Reforming the monetary system would be redistributive, creating winners and losers that could unleash political uncertainty.

"Resistance to the reforms comes in part from fear of its political ramifications, as well as the self-interest of bureaucrats," said LeoGrande. 

But both LeoGrande and Dominguez said that the military, which controls everything from state-farms to factories and hotels, supports economic reforms and would likely benefit. 

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Meanwhile, the urgency of economic reform and attracting investment comes as Venezuela's dual political and economic crises have hit Cuba hard. As Havana's main political ally in the Americas, the socialist regime of Venezuela has significantly cut back subsidized oil shipments in a blow to Cuba's economy.

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Cuba's private sector in limbo

Relations with outside world

Diaz-Canel assumes power at a time when relations with the United States have plummeted following a historic rapprochement under the Obama administration. The two countries re-established diplomatic relations in 2015, despite a continued decades-long US trade embargo that can only be lifted by Congress. The US-Cuba opening helped contribute to a more than doubling of tourist numbers and an increase in remittances.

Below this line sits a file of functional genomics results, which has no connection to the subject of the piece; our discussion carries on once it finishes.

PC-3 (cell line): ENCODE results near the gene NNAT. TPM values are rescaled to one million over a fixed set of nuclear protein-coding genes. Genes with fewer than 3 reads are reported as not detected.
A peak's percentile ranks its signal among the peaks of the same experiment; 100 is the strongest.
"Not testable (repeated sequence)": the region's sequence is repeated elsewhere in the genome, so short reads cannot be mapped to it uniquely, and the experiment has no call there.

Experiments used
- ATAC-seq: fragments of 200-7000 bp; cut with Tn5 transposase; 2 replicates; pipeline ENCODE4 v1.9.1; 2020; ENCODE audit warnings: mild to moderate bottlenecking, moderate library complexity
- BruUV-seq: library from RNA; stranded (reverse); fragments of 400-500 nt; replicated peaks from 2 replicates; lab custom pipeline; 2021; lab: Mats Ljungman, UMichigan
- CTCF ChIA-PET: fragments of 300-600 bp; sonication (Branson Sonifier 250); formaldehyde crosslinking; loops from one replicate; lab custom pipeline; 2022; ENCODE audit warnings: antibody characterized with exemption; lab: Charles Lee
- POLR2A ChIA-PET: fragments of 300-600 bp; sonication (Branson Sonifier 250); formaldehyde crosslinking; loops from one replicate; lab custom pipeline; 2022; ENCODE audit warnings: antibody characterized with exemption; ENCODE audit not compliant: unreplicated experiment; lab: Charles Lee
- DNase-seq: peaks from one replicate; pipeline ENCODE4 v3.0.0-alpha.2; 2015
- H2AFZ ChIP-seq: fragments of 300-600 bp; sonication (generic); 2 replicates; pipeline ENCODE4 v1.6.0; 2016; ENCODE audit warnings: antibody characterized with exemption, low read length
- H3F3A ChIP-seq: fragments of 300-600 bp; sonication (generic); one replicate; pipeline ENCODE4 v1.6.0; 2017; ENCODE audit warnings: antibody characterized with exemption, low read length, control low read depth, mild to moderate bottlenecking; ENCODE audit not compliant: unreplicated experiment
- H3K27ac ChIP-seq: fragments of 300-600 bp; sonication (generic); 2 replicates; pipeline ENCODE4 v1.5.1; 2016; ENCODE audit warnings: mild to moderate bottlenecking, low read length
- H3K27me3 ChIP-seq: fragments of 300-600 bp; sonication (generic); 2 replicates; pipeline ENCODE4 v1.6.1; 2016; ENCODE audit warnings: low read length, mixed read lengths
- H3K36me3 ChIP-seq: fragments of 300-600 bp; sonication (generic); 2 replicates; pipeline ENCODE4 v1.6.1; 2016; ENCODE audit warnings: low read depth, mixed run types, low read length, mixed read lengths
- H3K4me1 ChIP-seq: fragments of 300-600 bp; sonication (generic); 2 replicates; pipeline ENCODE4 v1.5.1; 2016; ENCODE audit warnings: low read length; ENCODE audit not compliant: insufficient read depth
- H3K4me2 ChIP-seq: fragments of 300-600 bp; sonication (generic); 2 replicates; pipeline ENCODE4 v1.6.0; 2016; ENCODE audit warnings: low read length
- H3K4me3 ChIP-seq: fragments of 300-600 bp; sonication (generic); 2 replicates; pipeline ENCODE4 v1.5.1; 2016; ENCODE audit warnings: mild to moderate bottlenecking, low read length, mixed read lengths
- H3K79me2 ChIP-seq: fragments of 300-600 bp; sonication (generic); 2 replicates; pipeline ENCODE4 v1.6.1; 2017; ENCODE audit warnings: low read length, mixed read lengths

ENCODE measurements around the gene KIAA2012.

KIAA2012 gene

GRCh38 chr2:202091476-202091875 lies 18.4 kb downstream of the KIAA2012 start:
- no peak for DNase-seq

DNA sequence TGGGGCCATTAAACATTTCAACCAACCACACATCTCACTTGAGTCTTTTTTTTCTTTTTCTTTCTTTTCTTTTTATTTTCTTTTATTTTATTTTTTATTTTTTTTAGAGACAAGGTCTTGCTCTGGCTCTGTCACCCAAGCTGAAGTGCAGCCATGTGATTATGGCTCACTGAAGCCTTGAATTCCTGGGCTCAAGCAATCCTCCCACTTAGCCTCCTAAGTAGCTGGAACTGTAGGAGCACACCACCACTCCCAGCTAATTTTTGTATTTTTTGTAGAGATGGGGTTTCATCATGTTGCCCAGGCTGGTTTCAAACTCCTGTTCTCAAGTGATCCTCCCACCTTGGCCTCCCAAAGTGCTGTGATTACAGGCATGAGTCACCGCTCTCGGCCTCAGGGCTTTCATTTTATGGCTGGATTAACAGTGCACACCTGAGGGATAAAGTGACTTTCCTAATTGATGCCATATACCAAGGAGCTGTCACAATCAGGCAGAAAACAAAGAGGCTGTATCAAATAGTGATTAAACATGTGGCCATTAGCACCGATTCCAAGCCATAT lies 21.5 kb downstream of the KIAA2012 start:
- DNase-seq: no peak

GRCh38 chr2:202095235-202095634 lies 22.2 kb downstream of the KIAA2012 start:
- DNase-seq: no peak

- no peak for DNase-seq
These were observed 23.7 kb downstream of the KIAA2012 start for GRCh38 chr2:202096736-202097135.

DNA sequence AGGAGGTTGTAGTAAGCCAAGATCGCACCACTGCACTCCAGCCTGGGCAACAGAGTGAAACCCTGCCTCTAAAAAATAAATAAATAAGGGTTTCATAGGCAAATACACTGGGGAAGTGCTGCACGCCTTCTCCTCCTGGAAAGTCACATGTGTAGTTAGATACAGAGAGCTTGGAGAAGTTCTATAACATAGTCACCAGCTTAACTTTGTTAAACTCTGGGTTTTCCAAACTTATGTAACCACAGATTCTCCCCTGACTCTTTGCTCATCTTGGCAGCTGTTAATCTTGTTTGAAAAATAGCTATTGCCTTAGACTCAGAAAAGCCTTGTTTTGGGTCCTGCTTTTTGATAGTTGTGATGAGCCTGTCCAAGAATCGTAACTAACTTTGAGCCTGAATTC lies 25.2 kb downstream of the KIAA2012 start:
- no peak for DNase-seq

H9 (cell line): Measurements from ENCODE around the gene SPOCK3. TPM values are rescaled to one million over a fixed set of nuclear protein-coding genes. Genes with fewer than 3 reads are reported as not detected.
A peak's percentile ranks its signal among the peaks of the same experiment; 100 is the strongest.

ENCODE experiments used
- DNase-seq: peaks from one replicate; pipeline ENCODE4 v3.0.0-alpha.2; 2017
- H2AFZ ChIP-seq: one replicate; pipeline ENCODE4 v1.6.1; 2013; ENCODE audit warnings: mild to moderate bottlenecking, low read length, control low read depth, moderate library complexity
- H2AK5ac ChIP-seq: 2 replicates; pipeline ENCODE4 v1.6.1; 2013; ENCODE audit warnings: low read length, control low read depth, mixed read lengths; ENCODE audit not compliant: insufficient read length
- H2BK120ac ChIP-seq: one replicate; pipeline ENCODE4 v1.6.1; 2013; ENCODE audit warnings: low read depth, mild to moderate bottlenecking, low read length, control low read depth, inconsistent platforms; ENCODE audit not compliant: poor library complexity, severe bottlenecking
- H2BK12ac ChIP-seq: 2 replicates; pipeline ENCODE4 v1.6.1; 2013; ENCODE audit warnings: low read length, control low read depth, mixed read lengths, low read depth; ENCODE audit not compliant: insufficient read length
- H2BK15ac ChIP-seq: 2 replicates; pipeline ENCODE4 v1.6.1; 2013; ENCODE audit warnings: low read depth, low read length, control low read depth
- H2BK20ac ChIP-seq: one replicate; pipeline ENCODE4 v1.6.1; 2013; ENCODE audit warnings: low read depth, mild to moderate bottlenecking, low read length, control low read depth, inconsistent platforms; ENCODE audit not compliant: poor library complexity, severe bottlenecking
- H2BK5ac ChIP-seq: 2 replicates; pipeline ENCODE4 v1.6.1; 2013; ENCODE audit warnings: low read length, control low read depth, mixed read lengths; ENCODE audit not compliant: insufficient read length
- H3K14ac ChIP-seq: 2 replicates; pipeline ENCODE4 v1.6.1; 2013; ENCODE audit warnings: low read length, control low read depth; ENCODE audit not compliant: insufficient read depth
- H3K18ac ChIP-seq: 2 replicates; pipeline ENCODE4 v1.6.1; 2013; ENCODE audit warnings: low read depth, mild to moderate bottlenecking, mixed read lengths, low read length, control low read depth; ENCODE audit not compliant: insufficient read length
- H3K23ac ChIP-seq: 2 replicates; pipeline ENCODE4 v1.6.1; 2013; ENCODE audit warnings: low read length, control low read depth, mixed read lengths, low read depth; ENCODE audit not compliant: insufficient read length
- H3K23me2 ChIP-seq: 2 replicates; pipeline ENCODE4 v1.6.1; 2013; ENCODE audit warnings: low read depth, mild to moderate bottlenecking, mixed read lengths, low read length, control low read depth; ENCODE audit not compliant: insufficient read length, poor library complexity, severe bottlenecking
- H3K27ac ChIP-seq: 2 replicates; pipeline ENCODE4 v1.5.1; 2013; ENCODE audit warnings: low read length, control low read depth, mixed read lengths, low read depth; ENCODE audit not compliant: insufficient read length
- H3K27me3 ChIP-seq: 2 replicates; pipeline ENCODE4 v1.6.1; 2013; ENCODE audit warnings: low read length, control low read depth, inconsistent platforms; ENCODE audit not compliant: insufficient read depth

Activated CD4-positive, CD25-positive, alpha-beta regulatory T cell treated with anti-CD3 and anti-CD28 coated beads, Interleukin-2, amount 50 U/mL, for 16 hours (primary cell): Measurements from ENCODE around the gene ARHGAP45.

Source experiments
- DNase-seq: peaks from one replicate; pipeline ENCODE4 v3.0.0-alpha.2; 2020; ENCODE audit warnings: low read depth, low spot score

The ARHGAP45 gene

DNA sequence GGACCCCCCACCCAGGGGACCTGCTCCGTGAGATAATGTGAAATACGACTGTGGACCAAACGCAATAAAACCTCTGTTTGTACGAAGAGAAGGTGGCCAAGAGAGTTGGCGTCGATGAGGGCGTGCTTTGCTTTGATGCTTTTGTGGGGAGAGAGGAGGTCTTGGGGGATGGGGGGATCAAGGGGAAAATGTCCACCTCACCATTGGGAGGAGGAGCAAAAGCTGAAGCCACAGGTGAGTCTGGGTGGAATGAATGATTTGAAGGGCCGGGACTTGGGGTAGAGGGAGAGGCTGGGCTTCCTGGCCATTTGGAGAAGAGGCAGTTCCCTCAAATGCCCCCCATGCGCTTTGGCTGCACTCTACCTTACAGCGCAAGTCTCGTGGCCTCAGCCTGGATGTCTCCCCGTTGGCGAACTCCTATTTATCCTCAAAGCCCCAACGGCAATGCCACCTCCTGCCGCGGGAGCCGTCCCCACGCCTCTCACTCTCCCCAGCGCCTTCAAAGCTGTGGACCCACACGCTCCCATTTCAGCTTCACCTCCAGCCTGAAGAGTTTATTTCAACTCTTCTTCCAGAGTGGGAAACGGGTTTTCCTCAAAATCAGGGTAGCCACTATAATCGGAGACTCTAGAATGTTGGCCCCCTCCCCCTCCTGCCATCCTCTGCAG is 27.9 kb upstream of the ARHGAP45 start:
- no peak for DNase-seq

The Trump administration, however, seems intent on rolling back those policies. It has already reinstated some travel and commercial restrictions, in part due to what the White House says are concerns over human rights, political prisoners and the absence of free and fair elections.

Adding to tensions, a series of mysterious "sonic attacks" in 2016 and 2017 sickened at least 20 US diplomats in Havana. The alleged attacks, the origin of which still remains uncertain, prompted the US to remove most of its diplomatic staff from its embassy and expel 15 Cuban diplomats from its embassy in Washington.

Read more: Mystery illness in Cuba strikes down American tourists, embassy staff 

Trump's approach is backed by Republican hardliners, especially Cuban-American politicians such as Senator Marco Rubio in the key swing state of Florida, where much of the anti-Castro Cuban diaspora lives. As a result, Trump's policy is also aimed at serving his voter base in Florida and paying back political debts.

"Diaz-Canel is not going to be very welcoming to any initiatives coming from hardline Cuban Americans" on issues such as civil society and democracy, said Gamarra. "The hardliners in the US will make it easier for him to take that position."

He added that Cuba has become closer economically and politically to Russia and China, countries that don't tie investment to questions of human rights and democracy.

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However, Dominguez pointed out that while Cuba is not Trump's top priority, relations look worse than they really are.

"The US and Cuban government retain close cooperation on law enforcement, the Coast Guards, migration, the Guantanamo base borders, hurricane tracking, oceanographic research cooperation, civil aviation and hundreds of thousands of people are still traveling from the United States to Cuba," he said. "All of that is under the cover of gruff, grumpy, harsh rhetoric. That's the political bargain Trump has struck: let the good practical policy legacy of Obama continue, but change the rhetoric."